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The Irish Music Rights Organisation (IMRO) welcomed President of Ireland, Mary McAleese as honoured guest at the launch of their newly refurbished headquarters ‘Copyright House’ on Pembroke Row, Dublin 2. The reception was attended by over one hundred key figures in the Irish music industry including Paul Brady, Eleanor McEvoy, Johnny McEvoy and Brendan Graham, who gathered to celebrate IMRO’s twenty-year involvement in promoting and protecting the music of Ireland’s creative community.

Speaking at the opening, Victor Finn, CEO of IMRO said: “The members of IMRO are honoured that President McAleese has presided over the official opening of our newly refurbished headquarters. Irish music and artists have been at the forefront of music creativity globally for many years. They act as cultural ambassadors around the world contributing hugely to the awareness of Ireland and its rich music and cultural tradition. President McAleese’s presence here today undoubtedly pays tribute to and acknowledges the important role that music creators make in all our lives and re-affirms the importance of the need to protect the rights of these artists in a rapidly evolving music marketplace”.

Keith Donald, Chairman of IMRO said: “We are here today not only to celebrate the official opening of Copyright House but also to acknowledge the important cultural, social and financial impact that all Irish music representative bodies, organisations and companies make in Ireland and throughout the world. For our Irish music industry to continue to flourish, it is essential that all stakeholders, including the industry and many aspects of Government, work together to create an environment that stimulates and nourishes a vibrant and creative industry”.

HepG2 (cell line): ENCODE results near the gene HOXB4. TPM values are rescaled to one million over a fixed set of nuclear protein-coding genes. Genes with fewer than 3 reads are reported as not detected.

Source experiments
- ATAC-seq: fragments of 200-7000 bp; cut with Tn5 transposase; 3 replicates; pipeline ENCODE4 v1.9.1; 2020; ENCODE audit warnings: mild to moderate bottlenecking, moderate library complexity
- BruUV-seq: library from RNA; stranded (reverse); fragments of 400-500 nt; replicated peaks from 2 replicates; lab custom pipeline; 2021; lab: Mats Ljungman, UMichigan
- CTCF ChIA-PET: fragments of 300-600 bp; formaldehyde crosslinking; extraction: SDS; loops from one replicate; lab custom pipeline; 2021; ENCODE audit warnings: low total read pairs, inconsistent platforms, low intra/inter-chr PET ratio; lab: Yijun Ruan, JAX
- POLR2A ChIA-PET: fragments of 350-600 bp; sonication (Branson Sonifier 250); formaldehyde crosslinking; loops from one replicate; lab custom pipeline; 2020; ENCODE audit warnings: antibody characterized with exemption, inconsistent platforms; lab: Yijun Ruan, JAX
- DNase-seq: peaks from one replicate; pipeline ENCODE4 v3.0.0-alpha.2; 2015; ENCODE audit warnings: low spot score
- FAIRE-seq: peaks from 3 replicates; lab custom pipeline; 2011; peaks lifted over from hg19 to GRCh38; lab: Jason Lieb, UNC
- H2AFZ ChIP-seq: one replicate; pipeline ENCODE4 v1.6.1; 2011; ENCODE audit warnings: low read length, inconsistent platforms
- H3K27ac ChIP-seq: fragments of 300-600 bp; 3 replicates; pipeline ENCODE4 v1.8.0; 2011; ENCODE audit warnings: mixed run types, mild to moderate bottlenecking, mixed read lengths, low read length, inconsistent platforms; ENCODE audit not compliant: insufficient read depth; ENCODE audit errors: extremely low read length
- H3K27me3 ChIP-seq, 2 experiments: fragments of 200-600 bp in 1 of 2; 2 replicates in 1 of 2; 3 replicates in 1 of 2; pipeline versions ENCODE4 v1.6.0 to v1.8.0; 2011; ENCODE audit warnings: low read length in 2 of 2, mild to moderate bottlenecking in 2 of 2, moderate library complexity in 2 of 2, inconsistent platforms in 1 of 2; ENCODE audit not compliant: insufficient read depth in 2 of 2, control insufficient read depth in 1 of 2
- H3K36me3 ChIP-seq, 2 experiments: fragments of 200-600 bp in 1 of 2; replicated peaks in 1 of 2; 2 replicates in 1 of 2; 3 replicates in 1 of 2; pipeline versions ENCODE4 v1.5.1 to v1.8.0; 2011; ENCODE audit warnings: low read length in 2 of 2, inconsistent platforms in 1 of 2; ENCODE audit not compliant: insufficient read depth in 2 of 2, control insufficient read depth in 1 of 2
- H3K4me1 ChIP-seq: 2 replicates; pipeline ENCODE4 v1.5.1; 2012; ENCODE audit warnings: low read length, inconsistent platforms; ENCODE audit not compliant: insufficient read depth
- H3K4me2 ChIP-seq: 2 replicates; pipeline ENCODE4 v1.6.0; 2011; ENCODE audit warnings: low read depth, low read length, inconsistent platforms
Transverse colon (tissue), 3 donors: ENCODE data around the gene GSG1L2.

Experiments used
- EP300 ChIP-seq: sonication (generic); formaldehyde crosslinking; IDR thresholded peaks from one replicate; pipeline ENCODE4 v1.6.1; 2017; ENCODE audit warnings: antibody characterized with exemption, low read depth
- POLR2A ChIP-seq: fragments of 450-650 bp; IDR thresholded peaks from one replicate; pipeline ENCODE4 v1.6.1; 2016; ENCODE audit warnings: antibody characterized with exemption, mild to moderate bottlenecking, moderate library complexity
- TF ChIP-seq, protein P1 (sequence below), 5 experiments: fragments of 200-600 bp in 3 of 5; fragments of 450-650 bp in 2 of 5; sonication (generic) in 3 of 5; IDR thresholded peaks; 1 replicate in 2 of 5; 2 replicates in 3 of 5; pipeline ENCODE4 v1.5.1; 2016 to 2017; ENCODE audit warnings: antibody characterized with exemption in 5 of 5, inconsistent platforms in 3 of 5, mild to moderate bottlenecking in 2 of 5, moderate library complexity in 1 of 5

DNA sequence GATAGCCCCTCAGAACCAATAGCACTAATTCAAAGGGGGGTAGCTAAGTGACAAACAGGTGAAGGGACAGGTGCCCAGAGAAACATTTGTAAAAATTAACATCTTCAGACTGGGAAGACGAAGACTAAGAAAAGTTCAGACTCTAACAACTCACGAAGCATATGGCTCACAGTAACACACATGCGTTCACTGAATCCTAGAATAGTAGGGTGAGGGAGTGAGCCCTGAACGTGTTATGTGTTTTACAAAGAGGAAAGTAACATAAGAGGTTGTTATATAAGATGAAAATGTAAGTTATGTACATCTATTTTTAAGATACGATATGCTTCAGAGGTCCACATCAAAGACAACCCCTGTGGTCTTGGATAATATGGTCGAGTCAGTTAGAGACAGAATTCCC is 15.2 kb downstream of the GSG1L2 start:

IMRO is a national organisation that administers the performing right in copyright music in Ireland on behalf of its members - songwriters, composers and music publishers - and on behalf of the members of the international overseas societies that are affiliated to it. IMRO’s function is to collect and distribute royalties arising from the public performance of copyright works. IMRO is a not-for-profit organization and all distributable royalties collected by IMRO are paid directly to the people who compose, publish, and write the music that is publicly performed.

IMRO is also prominently involved in the sponsorship and promotion of music in Ireland. Every year it sponsors a large number of song contests, music festivals, seminars, workshops, research projects and showcase performances.

Permalink - Posted: April 30, 2009 at 12:17 pm